heptanoyl thio-PC, and SPPE. In Tris buffer (pH 7.5), with DTNB as the thiol reagent, this long chain phosphonate PE analog was found to inhibit the synovial fluid enzyme with an IC,, of 18 PM (Fig. 6), which is over loo-fold less than the concentration of substrate in the assay. A similar experiment, run in Hepes buffer at pH 6.5 with DTP as the thiol reagent, gave a comparable IC,, value of 14 prvi. In comparison to SPPE, the phosphatidylcholine analog, SPPC, was at least lo-fold less potent as an inhibitor with only 20% inhibition occurring at 100 PM. This difference in inhibition potency between the two long chain phosphonates suggests that PE binds better to the HSF PLA, than PC does. The high activity of this enzyme against E. coli membranes, which contain no phosphatidylcholine, and earlier studies on long chain vesicular substrates have also suggested a preference for the PE headgroup over the PC! headgroup. PE is known to undergo phase transitions in vesicular systems from a bilayer to a hexagonal array (33). It is possible that the HSF PLA, exhibits a preference for a particular substrate form rather than for a particular headgroup. Thus, the preference for the PE inhibitor in this mixed micelle system provides further evidence that the HSF PLA, does bind the PE headgroup better than the PC headgroup. Application
The spectrophotometric assay for HSF PLA, was adapted for use with a microtiterplate reader. As dis-
Analogs of phospholipids that contain a tetrahedral phosphonate instead of the acyl group at the m-2 position have been found to be potent transition state inhibitors of cobra venom PLA, with IC,,s in the low- to submicromolar region (31,32). The inhibition of HSF PLA, by a thioether phosphonate analog, SPPE, was studied by measuring the enzymatic activity toward substrate/ inhibitor mixed micelles composed of Triton X-100, di-
FIG. 6. Inhibition of HSF PLA, by thioether phosphonate PE and PC. Enzyme activity was determined toward substrate/inhibitor mixed micelles composed of 2 mM chiral diheptanoyl thio-PC, 0.3 mM Triton X-100, and variable amounts of SPPE (A) or SPPC (0) in standard Tris--FIG1 (pH 7.5) assay buffer. The assays were performed at 40°C with 100 ng PLA, using DTNB (in ethanol) as the thiol reagent. The data represent the average of duplicates and are expressed relative to the activity of the control, with no inhibitor added.
h 5 ,o :!
o.oo 3 0
also make the assay particularly useful for screening enzyme inhibitors. Using the thio assay, we have detected a cooperativity of phospholipid binding to the enzyme and a sensitivity of enzyme activity to the presence of alcohols. We have also observed an inhibition of the human synovial fluid PLA, by a thioether phosphonate PE analog. The inhibition by this PE compound was at least lo-fold stronger than the inhibition by the corresponding PC analog, which is consistent with the observed preference of this enzyme for PE substrates over PC substrates.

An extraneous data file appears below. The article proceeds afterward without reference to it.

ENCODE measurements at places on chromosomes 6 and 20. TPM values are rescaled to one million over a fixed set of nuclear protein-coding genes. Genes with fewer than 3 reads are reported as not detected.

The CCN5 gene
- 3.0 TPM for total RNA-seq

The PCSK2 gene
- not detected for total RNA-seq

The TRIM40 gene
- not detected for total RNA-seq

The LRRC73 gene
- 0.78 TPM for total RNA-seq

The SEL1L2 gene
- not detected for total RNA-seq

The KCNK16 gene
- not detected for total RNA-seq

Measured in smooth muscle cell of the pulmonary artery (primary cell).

Adaptation of HSF PLA, thiol assay to a reader. Assays were performed in a 96.well polystyrene plate using 2 mM rat-diheptanoyl thio-PC/O.3 mM mixed micelles as a substrate in standard assay buffer H,O, pH 7.5) as a thiol reagent. Assays were initiated amounts of HSF PLA, and allowed to run for 30 min. sent the average of nine assays (three wells on each and the error bars represent the standard deviation.
microtiterplate microtiterTriton X-100 with DTNB (in with variable The data repreof three plates)
ACKNOWLEDGMENTS We are especially grateful to Dr. Lee Bobbit from Lilly Laboratories for purifying, characterizing, and supplying the nant human synovial fluid PLA, preparation employed in periments. We also appreciate the helpful discussions with ward Mihelich, Ruth Kramer, Don McClure, and John Sharp Research Laboratories regarding this enzyme. We thank Lin our laboratory for providing the phosphonate inhibitors and PC substrates and we thank Raymond Deems for constructive We also acknowledge Molecular Devices for lending us the terplate reader.
Research recombithese exDrs. Edat Lilly Yu from the thioadvice. microti-
cussed above, DTNB was employed as the thiol-sensitive reagent since it is compatible with the 405nm filter of standard microtiterplate readers. The assay volume was reduced in order to accomodate a 96-well microtiterplate. The amount of enzyme added for a typical assay was also reduced, from about 25 ng per assay to about 10 ng per assay with data collection occurring for 10 to 30 min instead of 1 to 3 min. The reaction rate was linear over this time period and was also linear with protein concentration (Fig. 7) between 1 and 50 ng. The specific activity observed was about 24 prnol min-’ mg-‘, which is similar to that observed in the standard spectrophotometric assay. Thus, the microtiterplate assay appears to behave the same as the standard spectrophotometric assay and, in addition to performing several assays at once, has the advantage of using less enzyme and substrate per assay.